Here's what the labels on the egg carton really mean:

• "Cage-Free" "Cage-free is certainly not like Old McDonald's farm," explains Paul Shapiro, spokesperson for the Humane Society of the United States. But it's a lot better than battery cages, where most eggs are produced. "Cage-free" means that animals are not kept in cages, but generally they are kept inside in an enclosed building. While this is less than ideal, at least this setup gives animals a chance to spread their wings and lay eggs in nest boxes, which is closer to their natural behavior. Cage-free does not imply antibiotics were not used on hens.

• "Free-Range" or "Free-Roaming" Usually these types of operations allow chickens outside of cages in barns or warehouses, but they aren't required to provide the animals any specific amount of time outside—or even exposure to sunlight indoors. There's no third-party inspection required for free-range claims, and the chickens can be debeaked or forced into molting through starvation, according to the Humane Society of the United States.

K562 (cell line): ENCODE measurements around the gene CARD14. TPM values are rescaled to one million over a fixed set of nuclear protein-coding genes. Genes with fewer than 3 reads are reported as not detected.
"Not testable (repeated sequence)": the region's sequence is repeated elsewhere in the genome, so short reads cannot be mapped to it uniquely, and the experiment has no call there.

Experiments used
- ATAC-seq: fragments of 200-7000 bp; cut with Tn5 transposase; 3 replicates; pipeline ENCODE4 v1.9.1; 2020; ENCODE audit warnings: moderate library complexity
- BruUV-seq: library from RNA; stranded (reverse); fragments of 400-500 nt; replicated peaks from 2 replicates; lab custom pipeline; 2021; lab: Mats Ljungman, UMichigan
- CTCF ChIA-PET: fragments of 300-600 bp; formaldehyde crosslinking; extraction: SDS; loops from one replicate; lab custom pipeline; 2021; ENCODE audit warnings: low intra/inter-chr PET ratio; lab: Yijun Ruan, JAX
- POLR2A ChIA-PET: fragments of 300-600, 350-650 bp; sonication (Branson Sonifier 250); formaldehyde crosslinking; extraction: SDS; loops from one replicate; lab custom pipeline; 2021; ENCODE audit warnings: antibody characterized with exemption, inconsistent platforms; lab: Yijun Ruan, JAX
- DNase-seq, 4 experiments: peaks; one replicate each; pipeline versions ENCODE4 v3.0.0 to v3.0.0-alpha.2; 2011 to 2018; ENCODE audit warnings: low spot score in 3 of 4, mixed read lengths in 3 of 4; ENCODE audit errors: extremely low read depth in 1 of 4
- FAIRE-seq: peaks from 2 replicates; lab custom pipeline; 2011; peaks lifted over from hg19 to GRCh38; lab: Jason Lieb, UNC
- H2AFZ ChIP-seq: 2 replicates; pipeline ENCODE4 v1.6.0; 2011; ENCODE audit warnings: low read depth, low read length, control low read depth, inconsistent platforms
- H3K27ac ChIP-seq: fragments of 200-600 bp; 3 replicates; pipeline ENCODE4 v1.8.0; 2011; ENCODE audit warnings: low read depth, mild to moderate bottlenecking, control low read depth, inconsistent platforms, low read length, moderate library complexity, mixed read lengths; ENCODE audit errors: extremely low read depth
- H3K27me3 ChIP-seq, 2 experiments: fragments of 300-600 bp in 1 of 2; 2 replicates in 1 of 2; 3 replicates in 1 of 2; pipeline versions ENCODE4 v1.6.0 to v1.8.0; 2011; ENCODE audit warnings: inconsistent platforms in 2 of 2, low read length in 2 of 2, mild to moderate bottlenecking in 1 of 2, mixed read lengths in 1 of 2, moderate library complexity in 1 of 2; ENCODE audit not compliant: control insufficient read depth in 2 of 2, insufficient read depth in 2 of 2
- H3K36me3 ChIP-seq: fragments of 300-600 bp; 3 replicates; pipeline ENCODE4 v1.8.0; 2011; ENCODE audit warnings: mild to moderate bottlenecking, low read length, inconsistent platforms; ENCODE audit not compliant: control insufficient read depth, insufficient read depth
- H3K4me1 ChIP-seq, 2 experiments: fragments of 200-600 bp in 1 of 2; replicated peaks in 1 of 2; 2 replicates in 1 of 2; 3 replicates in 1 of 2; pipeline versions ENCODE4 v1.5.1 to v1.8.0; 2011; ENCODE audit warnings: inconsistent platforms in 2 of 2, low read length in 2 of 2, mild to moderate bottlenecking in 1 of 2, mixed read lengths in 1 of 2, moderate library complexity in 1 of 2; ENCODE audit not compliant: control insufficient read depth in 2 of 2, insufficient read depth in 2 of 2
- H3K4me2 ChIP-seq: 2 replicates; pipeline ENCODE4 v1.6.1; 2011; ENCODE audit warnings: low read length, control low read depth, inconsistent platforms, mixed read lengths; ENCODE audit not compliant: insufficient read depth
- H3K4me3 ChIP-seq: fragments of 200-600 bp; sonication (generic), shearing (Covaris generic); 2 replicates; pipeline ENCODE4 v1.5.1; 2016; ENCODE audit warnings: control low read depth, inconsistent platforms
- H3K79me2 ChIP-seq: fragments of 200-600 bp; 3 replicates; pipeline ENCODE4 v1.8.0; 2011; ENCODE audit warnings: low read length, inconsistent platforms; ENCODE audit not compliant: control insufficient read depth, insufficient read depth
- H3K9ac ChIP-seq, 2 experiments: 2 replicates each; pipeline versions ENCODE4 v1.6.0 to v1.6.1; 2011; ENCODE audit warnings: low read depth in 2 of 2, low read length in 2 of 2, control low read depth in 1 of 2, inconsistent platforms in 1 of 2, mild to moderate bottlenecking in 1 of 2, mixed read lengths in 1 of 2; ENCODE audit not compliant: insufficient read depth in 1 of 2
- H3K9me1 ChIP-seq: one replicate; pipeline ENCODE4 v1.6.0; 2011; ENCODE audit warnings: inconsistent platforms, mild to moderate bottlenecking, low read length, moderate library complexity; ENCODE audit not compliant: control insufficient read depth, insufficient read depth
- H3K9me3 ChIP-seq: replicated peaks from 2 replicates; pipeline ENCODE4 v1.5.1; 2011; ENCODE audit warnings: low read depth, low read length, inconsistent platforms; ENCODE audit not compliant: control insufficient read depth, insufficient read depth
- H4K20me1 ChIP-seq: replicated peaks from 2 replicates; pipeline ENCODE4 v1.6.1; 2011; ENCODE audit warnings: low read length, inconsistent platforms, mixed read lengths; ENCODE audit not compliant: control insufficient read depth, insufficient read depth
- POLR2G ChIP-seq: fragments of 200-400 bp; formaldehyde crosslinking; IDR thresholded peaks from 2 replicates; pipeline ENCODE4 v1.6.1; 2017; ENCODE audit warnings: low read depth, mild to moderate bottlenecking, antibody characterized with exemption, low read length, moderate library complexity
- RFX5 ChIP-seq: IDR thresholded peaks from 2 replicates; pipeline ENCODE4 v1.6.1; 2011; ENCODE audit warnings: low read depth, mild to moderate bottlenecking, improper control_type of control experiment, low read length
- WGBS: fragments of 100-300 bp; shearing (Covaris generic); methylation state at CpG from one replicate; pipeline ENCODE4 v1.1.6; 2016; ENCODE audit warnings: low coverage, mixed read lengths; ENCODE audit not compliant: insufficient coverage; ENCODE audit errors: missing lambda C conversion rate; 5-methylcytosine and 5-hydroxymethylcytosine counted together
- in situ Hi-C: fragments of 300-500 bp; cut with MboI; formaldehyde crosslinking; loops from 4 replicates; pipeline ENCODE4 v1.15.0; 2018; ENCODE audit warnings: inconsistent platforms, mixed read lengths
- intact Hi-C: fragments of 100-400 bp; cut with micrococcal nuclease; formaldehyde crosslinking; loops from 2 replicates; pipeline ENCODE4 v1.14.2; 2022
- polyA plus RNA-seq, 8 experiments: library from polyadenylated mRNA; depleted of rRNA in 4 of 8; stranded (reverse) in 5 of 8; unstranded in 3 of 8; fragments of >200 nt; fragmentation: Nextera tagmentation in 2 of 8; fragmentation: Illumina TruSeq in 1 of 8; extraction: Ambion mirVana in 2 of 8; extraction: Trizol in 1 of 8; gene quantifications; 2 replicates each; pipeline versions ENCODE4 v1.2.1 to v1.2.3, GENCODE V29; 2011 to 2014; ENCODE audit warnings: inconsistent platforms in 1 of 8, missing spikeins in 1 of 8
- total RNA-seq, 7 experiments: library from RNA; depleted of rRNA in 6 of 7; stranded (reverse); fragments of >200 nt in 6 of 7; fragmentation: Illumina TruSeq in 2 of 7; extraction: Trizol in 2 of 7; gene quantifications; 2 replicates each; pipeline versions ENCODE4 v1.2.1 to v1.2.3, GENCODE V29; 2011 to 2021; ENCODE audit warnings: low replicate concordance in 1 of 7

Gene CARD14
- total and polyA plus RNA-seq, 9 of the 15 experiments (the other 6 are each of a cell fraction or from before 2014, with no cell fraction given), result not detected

• "Organic" A USDA-certified organic label means the eggs came from hens that were not enclosed in battery cages, and that must be offered access to the outdoors. However, this doesn't guarantee that the animals ever go outside. Organic eggs come from hens that were fed certified-organic feed, free of antibiotics, pesticides, and other animal products. Forced molting and debeaking are permitted in certified-organic production. Annual inspections are required.

• "Natural" This means that the finished product hasn't undergone certain unnatural processes; in this case, that product is the egg. However, just because eggs are labeled natural doesn't mean a hen wasn't pumped up with antibiotics or other unnatural substances. And it certainly doesn't mean the chickens were raised in clean, humane conditions. For all intents and purposes, natural means nothing.